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WorldFood Moscow plays key role in re-establishing Turkey/Russia food trade

WorldFood Moscow 2016 provided the venue for a reconciliation both Russian and Turkish producers have been waiting for. Since November 2015, food trade between the two states has stalled in the light of Russian bans. Now, things are recovering.

Turkey’s West Mediterranean Exporters Association (BAİB) has received its first, fresh Russian orders of fruits and vegetables since attending WorldFood Moscow. The exhibition took place at the Moscow Expocentre between 12 – 15 September 2016. 

Mustafa Satıcı, President of BAİB, stated he and his organisation attended the show in order to showcase Turkish produce in the face of a lightening of restrictions on Turkish fruit and vegetable exports to Russia. 

BAİB headed up a delegation of Turkish producers attending WorldFood Moscow 2016. After talks with Russia’s leading importers, Turkish companies were given a list of products Russian consumers wish to import from BAİB representatives. 

Mr Satıcı said Russian companies had shown an interest in a range of products still presently facing sanctions. Tomatoes, oranges, peppers, courgettes, pomegranates and lettuce were amongst those products listed.

WorldFood Moscow, and the subsequent influx of new Russian orders, could not be better timed. As recently as August 2016, Presidents Putin and Recep Tayyip Erdoğan met and re-established normal relations between the two states. 

Now, thanks to the platform provided by WorldFood Moscow, Russian and Turkish companies can begin rebuilding relationships affected by the events of the past year.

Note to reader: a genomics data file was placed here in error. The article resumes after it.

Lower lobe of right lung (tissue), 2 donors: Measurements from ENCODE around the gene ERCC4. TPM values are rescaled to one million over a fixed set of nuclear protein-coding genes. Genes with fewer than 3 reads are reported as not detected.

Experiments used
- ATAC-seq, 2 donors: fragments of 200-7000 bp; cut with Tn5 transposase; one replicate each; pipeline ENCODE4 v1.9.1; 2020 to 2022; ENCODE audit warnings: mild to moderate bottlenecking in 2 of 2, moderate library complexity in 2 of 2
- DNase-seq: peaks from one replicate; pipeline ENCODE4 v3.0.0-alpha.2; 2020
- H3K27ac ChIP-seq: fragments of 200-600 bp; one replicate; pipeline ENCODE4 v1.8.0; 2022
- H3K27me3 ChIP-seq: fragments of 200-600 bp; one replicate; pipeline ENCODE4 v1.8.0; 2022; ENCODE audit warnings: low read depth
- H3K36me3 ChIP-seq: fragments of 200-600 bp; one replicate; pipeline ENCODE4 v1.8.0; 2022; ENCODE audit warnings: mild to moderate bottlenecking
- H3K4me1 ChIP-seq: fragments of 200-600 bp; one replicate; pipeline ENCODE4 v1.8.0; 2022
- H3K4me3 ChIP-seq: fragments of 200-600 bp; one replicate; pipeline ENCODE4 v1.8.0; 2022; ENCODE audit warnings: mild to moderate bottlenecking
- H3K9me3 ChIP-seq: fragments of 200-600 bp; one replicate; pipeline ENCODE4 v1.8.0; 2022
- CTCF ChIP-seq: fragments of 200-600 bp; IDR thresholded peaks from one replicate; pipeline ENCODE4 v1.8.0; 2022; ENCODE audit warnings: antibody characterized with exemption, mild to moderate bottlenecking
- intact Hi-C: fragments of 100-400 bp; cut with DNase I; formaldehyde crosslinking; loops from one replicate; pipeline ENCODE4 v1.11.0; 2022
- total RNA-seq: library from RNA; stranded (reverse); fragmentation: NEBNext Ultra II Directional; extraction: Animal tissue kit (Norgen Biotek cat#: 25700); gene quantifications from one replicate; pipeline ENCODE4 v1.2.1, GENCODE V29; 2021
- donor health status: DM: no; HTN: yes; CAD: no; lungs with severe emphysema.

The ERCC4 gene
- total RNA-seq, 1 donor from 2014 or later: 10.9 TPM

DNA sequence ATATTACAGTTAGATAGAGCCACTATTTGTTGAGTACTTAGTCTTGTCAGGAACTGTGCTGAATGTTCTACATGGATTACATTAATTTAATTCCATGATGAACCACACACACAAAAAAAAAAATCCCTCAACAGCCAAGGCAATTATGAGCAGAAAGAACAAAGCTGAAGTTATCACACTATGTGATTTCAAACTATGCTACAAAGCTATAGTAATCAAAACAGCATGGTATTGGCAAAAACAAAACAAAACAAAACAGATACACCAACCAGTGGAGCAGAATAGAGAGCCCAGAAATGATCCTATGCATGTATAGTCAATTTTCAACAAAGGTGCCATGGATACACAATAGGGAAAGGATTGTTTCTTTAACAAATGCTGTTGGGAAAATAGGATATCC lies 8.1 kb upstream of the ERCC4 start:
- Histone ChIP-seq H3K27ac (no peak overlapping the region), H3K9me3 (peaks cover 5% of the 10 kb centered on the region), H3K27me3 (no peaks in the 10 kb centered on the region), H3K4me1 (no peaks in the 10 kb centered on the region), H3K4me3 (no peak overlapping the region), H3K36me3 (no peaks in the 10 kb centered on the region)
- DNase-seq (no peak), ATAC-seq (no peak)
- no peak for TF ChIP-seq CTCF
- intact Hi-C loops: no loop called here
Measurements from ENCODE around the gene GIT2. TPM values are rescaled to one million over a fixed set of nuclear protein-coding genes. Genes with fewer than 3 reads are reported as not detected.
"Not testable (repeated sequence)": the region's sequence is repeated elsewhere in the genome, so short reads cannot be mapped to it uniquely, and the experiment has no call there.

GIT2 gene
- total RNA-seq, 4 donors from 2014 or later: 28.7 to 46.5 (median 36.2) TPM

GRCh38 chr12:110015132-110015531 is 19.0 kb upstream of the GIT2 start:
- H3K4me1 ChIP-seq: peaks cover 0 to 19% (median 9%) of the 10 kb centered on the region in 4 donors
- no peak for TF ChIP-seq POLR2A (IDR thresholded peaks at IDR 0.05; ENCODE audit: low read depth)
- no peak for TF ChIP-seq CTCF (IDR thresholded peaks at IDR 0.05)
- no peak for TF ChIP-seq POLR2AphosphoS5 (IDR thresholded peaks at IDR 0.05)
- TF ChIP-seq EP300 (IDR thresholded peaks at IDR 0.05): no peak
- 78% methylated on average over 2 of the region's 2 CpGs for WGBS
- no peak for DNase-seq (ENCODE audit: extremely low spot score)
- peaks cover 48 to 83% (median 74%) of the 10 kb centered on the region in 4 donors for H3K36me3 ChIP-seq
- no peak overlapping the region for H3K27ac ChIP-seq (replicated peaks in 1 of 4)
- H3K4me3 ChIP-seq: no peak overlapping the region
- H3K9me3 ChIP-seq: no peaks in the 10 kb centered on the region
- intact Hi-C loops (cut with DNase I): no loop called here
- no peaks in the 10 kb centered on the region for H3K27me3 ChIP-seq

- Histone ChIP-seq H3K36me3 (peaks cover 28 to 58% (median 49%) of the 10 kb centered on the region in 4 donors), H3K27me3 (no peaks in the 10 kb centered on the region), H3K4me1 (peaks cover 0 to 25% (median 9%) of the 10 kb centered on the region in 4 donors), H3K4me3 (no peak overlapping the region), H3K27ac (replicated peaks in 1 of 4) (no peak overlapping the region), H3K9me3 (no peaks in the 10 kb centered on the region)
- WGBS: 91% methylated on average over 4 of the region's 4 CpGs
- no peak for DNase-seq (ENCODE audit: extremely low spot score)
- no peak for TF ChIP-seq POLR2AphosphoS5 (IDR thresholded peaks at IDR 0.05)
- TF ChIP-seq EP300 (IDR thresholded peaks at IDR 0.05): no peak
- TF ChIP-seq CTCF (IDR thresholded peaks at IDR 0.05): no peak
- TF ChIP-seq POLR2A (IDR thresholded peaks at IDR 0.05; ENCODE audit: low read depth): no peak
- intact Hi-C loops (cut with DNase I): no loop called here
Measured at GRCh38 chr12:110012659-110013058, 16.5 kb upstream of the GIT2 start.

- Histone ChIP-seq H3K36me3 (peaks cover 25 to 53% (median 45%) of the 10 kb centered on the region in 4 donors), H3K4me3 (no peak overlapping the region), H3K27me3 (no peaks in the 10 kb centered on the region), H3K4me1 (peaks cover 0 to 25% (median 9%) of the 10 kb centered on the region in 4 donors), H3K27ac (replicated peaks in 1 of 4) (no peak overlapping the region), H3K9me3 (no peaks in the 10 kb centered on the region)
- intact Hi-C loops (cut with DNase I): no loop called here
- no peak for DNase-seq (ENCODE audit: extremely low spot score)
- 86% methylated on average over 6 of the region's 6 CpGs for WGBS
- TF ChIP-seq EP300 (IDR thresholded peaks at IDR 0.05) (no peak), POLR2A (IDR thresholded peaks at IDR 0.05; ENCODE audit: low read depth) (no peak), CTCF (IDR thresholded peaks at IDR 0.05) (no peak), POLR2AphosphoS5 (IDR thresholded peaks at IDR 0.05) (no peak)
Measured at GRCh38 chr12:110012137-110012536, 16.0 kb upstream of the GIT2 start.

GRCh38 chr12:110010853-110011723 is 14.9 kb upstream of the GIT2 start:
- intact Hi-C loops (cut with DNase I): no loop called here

WorldFood Moscow: A gateway to Russia

This news reveals the vital role trade shows play in establishing international relationships in the food and beverage industry – and now in helping to mend international relations. The exhibition is attended each year by national groups representing clusters of companies hoping to succeed in Russia. 

Importers and buyers from massive Russian chains, alongside representatives from government division such as the Ministry of Agriculture and Russia’s food safety watchdog Rosselkhoznadzor, are all in attendance. 

Forging, extending and repairing relationships requires face to face contact – especially in Russia. Trade shows, such as WorldFood Moscow, offer a space for international businesses to come together and conduct essential talks. At the same time, national groups and individual companies are afforded the chance to heavily promote products to a captive audience.

It is these benefits BAİB took advantage of at WorldFood Moscow 2016, in order to broker new deals taking Turkish produce back to the Russian market. 

If you missed out on attending WorldFood Moscow in 2016, do not panic. The event will return for its 26th edition in September 2017. Learn more about WorldFood Moscow today to see how the show offers more than any other form of marketing for international clients. 

Image: © Albert Gonzalez via Flickr


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